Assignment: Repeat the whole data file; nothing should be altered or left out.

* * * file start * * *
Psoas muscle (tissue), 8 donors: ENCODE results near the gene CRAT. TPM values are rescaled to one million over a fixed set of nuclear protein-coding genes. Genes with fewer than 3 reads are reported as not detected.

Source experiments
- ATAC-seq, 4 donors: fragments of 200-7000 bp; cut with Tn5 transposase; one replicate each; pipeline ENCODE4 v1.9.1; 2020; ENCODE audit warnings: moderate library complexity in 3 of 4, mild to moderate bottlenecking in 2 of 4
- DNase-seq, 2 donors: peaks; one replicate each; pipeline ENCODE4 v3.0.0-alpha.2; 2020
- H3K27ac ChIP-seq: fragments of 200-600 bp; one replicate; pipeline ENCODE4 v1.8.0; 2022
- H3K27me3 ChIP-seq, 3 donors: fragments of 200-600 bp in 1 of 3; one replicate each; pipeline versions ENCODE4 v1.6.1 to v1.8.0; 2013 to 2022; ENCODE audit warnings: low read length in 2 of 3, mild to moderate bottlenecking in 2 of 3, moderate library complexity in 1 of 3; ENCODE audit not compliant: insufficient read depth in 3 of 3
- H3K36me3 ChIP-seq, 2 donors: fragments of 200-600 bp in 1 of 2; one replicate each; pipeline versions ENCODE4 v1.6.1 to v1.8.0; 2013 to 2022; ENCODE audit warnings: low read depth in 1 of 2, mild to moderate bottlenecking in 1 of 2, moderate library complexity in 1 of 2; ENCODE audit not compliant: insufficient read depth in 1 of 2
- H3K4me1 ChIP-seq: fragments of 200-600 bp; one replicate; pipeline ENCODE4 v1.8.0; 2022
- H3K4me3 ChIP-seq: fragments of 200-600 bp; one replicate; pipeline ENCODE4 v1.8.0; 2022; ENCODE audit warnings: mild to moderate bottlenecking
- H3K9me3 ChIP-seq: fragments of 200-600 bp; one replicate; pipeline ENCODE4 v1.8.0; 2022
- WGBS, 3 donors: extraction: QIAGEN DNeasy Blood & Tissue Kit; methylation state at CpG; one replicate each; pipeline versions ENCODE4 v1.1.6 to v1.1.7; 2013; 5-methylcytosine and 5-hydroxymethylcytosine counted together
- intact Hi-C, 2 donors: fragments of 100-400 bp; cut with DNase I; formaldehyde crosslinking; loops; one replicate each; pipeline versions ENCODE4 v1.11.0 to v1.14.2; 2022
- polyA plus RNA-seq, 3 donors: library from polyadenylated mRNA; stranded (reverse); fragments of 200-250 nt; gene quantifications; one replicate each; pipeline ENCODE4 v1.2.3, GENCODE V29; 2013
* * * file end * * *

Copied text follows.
Psoas muscle (tissue), 8 donors: ENCODE results near the gene CRAT. TPM values are rescaled to one million over a fixed set of nuclear protein-coding genes. Genes with fewer than 3 reads are reported as not detected.

Source experiments
- ATAC-seq, 4 donors: fragments of 200-7000 bp; cut with Tn5 transposase; one replicate each; pipeline ENCODE4 v1.9.1; 2020; ENCODE audit warnings: moderate library complexity in 3 of 4, mild to moderate bottlenecking in 2 of 4
- DNase-seq, 2 donors: peaks; one replicate each; pipeline ENCODE4 v3.0.0-alpha.2; 2020
- H3K27ac ChIP-seq: fragments of 200-600 bp; one replicate; pipeline ENCODE4 v1.8.0; 2022
- H3K27me3 ChIP-seq, 3 donors: fragments of 200-600 bp in 1 of 3; one replicate each; pipeline versions ENCODE4 v1.6.1 to v1.8.0; 2013 to 2022; ENCODE audit warnings: low read length in 2 of 3, mild to moderate bottlenecking in 2 of 3, moderate library complexity in 1 of 3; ENCODE audit not compliant: insufficient read depth in 3 of 3
- H3K36me3 ChIP-seq, 2 donors: fragments of 200-600 bp in 1 of 2; one replicate each; pipeline versions ENCODE4 v1.6.1 to v1.8.0; 2013 to 2022; ENCODE audit warnings: low read depth in 1 of 2, mild to moderate bottlenecking in 1 of 2, moderate library complexity in 1 of 2; ENCODE audit not compliant: insufficient read depth in 1 of 2
- H3K4me1 ChIP-seq: fragments of 200-600 bp; one replicate; pipeline ENCODE4 v1.8.0; 2022
- H3K4me3 ChIP-seq: fragments of 200-600 bp; one replicate; pipeline ENCODE4 v1.8.0; 2022; ENCODE audit warnings: mild to moderate bottlenecking
- H3K9me3 ChIP-seq: fragments of 200-600 bp; one replicate; pipeline ENCODE4 v1.8.0; 2022
- WGBS, 3 donors: extraction: QIAGEN DNeasy Blood & Tissue Kit; methylation state at CpG; one replicate each; pipeline versions ENCODE4 v1.1.6 to v1.1.7; 2013; 5-methylcytosine and 5-hydroxymethylcytosine counted together
- intact Hi-C, 2 donors: fragments of 100-400 bp; cut with DNase I; formaldehyde crosslinking; loops; one replicate each; pipeline versions ENCODE4 v1.11.0 to v1.14.2; 2022
- polyA plus RNA-seq, 3 donors: library from polyadenylated mRNA; stranded (reverse); fragments of 200-250 nt; gene quantifications; one replicate each; pipeline ENCODE4 v1.2.3, GENCODE V29; 2013